Note that I've also linked audio that was recorded for these books, which is great. They used to cost a lot too, but now they're free! Unfortunate thing is that you can only get them via iTunes, which I know none of my subscribers have. Years ago I had just downloaded them for myself on someone else's computer so I guess that's what you'll have to do too!

The Red Books (for characters)

Beginning Chinese Reader

The reason the language in transliteration and the characters are in two books is because learning them is really two different processes. The green books are more typical language learning books. The red books/readers are different.

Every chapter, they teach you 10 characters, but with those 10 characters, you might learn to combine them into 50 new words based on them. The pacing here is for only learning the essential and most used characters as simply as possible as you advance. The readers do not explain grammar and expect you to be advancing in the green books to understand grammatical things.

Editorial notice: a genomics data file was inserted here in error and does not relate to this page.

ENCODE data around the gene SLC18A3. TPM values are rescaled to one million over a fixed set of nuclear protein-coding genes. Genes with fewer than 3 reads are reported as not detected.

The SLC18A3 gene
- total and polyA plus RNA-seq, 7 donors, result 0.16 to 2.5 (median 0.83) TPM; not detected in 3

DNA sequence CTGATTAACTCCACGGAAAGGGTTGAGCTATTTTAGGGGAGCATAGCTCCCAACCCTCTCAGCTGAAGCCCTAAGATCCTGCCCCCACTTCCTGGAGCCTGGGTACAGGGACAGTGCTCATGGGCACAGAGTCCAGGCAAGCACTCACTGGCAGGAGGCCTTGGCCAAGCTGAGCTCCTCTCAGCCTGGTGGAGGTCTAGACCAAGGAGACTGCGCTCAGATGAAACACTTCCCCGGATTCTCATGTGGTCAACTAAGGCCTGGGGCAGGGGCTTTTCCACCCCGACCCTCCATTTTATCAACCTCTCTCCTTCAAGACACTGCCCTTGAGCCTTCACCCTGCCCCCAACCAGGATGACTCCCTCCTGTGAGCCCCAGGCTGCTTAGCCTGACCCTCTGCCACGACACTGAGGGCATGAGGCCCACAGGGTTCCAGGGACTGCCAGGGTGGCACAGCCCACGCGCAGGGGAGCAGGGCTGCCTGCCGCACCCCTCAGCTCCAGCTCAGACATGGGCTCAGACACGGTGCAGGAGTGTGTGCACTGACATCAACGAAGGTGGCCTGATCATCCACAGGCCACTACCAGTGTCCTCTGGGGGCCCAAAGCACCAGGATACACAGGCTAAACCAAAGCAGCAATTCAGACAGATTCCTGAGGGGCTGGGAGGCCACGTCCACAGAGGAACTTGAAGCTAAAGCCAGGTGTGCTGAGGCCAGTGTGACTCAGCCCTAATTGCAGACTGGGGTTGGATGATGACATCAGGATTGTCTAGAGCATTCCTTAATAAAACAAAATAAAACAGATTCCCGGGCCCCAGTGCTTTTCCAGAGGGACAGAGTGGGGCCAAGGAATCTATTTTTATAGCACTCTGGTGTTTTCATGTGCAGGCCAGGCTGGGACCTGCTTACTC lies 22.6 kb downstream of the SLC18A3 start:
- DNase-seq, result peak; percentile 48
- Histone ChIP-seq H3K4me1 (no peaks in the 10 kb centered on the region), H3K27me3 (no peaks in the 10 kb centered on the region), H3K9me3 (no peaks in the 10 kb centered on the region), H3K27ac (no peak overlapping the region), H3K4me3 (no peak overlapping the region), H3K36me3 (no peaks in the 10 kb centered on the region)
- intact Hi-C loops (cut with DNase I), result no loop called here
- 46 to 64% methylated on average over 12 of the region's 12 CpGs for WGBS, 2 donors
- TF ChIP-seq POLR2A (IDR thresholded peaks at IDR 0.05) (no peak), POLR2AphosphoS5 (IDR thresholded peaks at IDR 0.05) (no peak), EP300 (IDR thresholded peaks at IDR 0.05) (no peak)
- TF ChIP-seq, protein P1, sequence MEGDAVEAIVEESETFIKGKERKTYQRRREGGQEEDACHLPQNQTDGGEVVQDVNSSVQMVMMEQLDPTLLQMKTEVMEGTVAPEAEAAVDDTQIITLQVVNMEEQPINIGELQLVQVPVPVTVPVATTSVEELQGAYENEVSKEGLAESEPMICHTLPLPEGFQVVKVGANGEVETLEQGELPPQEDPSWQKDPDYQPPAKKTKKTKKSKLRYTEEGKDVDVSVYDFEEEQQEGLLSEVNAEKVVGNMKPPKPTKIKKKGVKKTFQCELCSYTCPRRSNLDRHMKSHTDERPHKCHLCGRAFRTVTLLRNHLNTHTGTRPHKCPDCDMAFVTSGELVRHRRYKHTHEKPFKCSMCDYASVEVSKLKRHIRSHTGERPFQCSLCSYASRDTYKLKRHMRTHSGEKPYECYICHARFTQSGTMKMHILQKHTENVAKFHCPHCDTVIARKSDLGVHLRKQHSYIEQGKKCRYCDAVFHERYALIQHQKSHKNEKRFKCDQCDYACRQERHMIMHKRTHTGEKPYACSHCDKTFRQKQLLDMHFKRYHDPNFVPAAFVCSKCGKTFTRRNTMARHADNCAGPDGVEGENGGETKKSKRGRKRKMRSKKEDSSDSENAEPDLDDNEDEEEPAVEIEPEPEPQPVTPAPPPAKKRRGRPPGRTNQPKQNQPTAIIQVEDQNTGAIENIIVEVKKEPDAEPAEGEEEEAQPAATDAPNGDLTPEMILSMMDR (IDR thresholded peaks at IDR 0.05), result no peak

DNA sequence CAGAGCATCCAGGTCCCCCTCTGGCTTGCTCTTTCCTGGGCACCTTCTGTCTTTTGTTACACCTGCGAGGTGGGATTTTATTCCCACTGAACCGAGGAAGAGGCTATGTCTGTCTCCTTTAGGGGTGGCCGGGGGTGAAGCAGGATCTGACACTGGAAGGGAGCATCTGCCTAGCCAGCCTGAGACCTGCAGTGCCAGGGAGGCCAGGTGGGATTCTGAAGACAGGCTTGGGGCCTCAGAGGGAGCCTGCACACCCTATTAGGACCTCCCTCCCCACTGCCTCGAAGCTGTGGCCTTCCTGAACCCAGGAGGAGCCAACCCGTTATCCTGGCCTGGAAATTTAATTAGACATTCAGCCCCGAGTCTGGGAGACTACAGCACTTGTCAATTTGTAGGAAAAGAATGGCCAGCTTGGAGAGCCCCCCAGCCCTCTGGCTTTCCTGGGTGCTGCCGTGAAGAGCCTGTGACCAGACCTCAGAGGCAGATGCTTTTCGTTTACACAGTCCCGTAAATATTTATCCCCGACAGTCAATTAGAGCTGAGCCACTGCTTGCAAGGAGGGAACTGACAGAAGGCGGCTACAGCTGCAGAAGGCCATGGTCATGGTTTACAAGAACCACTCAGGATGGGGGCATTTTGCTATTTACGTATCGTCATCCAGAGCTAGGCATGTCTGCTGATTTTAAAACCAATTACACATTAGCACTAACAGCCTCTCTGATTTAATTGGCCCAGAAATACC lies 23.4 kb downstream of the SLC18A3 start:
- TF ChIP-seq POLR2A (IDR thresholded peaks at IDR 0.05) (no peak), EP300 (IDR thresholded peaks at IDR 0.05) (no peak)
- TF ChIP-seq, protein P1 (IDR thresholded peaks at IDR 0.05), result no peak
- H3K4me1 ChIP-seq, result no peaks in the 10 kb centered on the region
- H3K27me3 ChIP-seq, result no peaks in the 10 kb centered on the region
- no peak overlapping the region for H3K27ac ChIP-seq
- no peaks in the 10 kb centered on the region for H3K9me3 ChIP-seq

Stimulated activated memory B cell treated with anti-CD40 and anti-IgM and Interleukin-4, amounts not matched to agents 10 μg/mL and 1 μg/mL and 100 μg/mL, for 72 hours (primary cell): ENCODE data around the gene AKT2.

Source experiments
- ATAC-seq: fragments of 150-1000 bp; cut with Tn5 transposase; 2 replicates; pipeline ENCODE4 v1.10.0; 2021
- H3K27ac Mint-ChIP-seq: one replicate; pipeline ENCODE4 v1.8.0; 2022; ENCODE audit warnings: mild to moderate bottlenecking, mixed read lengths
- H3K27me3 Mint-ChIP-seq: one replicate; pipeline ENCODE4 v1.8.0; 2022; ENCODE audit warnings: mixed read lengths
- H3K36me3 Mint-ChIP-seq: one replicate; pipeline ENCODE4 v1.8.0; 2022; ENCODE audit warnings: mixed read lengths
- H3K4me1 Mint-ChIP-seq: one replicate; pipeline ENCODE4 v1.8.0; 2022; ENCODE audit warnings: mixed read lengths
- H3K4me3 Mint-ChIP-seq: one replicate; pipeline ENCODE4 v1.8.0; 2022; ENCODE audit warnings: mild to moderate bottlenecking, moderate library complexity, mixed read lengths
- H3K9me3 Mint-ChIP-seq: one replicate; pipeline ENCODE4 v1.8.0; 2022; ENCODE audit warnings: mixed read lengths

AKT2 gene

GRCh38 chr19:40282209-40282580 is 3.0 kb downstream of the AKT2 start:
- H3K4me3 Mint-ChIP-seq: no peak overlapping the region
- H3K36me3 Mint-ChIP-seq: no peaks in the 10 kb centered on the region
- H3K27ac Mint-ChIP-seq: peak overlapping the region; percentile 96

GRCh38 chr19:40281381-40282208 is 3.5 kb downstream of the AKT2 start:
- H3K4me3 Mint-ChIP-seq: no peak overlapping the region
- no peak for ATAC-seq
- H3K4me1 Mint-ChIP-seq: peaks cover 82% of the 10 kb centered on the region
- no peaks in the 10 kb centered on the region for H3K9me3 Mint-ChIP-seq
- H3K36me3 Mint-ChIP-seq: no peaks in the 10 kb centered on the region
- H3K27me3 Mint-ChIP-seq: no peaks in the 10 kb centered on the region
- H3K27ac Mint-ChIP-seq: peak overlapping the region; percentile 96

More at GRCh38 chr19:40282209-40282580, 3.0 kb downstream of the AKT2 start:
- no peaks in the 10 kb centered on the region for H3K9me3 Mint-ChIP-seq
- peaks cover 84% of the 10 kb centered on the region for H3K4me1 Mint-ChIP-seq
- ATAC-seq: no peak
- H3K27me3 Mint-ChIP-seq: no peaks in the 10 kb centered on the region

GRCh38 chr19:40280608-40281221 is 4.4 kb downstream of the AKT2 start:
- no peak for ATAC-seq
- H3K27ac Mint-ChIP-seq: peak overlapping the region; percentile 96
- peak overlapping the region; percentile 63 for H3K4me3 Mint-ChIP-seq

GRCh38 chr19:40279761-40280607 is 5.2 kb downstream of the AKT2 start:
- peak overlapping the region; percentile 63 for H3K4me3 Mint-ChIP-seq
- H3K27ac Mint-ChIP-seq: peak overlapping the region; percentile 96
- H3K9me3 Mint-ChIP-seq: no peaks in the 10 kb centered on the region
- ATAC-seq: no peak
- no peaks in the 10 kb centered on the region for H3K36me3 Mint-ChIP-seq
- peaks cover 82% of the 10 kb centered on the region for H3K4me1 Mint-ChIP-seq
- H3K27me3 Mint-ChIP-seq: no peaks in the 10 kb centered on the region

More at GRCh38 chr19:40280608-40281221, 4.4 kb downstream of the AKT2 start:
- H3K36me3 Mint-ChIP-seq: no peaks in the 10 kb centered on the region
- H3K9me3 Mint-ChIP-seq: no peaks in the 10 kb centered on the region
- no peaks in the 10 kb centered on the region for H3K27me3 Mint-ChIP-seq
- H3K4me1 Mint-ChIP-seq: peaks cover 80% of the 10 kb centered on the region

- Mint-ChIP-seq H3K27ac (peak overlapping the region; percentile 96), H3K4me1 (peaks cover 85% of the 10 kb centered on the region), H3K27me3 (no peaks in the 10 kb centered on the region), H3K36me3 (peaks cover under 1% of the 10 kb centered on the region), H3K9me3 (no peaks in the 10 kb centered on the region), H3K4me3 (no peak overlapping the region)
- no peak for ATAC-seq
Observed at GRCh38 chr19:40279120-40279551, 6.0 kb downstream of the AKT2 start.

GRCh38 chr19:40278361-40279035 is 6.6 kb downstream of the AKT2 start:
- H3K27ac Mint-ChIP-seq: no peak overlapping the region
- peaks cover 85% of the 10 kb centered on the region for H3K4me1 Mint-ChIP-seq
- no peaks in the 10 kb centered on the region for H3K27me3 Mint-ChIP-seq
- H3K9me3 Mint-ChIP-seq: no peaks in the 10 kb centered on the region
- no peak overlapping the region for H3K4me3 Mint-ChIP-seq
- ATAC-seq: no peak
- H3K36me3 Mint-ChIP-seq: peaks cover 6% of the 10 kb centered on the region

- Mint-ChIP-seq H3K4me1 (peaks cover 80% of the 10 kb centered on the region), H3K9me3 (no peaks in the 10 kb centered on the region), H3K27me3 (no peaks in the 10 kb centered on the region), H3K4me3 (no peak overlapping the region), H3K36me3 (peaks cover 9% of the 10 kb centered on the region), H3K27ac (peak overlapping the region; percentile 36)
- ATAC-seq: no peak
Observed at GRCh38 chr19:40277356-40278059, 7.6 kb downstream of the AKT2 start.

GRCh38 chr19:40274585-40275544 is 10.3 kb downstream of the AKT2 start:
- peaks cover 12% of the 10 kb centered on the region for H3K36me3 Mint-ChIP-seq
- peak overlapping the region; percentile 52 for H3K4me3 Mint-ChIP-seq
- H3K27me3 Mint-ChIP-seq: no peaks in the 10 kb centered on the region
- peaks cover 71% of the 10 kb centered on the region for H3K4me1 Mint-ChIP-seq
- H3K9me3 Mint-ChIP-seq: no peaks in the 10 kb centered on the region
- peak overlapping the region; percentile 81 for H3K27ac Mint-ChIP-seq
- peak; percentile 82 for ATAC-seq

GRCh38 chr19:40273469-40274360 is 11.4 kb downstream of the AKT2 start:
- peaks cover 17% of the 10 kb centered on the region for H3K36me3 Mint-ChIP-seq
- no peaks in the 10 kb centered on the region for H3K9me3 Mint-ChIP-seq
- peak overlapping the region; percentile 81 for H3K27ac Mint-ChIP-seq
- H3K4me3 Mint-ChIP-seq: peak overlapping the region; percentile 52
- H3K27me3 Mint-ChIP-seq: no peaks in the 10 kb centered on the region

The Blue Books?

I won't link them because they sort of the defeat the point, and I don't have them, but there is also a blue series which is just the green series but with the language in characters. I think it's intended more for classes that can't do the DeFrancis method due to bureaucratic constraints. If it has the exercises of the green books, that's good and all, but really the value of the system is the fact that when you do the spoken language in the green books, you don't have to worry about unknown characters and when you do the characters in the red book, that's all you need to pay attention to.